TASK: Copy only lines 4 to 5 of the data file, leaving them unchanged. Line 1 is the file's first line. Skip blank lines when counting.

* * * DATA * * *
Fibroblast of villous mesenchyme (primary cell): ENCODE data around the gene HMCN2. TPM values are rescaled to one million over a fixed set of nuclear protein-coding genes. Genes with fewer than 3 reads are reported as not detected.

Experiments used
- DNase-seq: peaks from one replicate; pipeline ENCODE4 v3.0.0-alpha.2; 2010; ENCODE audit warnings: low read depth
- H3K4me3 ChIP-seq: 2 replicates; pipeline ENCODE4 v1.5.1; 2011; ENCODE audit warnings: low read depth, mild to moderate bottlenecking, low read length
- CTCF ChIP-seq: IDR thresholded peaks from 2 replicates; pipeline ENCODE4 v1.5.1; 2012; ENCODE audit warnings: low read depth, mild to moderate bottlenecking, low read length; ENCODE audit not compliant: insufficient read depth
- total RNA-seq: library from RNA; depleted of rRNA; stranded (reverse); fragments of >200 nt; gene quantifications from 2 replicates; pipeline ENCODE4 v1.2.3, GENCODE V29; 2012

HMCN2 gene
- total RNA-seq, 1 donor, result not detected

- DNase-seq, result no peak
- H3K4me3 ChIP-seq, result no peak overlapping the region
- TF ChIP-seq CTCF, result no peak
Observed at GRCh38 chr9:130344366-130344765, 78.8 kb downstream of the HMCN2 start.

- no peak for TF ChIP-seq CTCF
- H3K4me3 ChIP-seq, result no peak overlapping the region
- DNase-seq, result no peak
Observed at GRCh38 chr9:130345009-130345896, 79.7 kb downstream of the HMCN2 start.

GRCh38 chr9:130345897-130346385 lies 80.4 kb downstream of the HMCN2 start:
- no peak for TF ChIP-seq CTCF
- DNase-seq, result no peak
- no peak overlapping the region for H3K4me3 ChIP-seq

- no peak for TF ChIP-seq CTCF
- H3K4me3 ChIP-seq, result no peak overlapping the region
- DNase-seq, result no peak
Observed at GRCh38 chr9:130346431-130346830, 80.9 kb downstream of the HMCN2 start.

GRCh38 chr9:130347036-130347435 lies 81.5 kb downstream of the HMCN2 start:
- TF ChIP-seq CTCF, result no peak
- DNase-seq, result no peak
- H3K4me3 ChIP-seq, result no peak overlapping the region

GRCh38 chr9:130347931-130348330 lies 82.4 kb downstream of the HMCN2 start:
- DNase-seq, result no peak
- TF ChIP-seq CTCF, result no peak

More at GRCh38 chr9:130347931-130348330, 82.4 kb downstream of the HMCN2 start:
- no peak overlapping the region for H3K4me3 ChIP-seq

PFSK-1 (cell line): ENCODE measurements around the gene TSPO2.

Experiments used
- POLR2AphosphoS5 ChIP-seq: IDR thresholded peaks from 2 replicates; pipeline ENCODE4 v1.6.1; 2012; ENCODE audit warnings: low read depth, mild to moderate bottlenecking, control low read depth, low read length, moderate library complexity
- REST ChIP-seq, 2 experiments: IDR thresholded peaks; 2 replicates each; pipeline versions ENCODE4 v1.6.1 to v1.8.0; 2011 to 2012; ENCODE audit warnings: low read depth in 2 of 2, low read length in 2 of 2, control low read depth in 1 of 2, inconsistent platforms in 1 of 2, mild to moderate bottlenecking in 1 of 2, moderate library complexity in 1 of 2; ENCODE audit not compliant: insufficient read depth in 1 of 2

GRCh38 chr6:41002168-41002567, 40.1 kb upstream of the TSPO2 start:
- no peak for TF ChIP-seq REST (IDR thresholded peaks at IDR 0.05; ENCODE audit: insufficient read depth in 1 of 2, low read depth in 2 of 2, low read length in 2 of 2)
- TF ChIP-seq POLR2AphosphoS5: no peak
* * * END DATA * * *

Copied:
- H3K4me3 ChIP-seq: 2 replicates; pipeline ENCODE4 v1.5.1; 2011; ENCODE audit warnings: low read depth, mild to moderate bottlenecking, low read length
- CTCF ChIP-seq: IDR thresholded peaks from 2 replicates; pipeline ENCODE4 v1.5.1; 2012; ENCODE audit warnings: low read depth, mild to moderate bottlenecking, low read length; ENCODE audit not compliant: insufficient read depth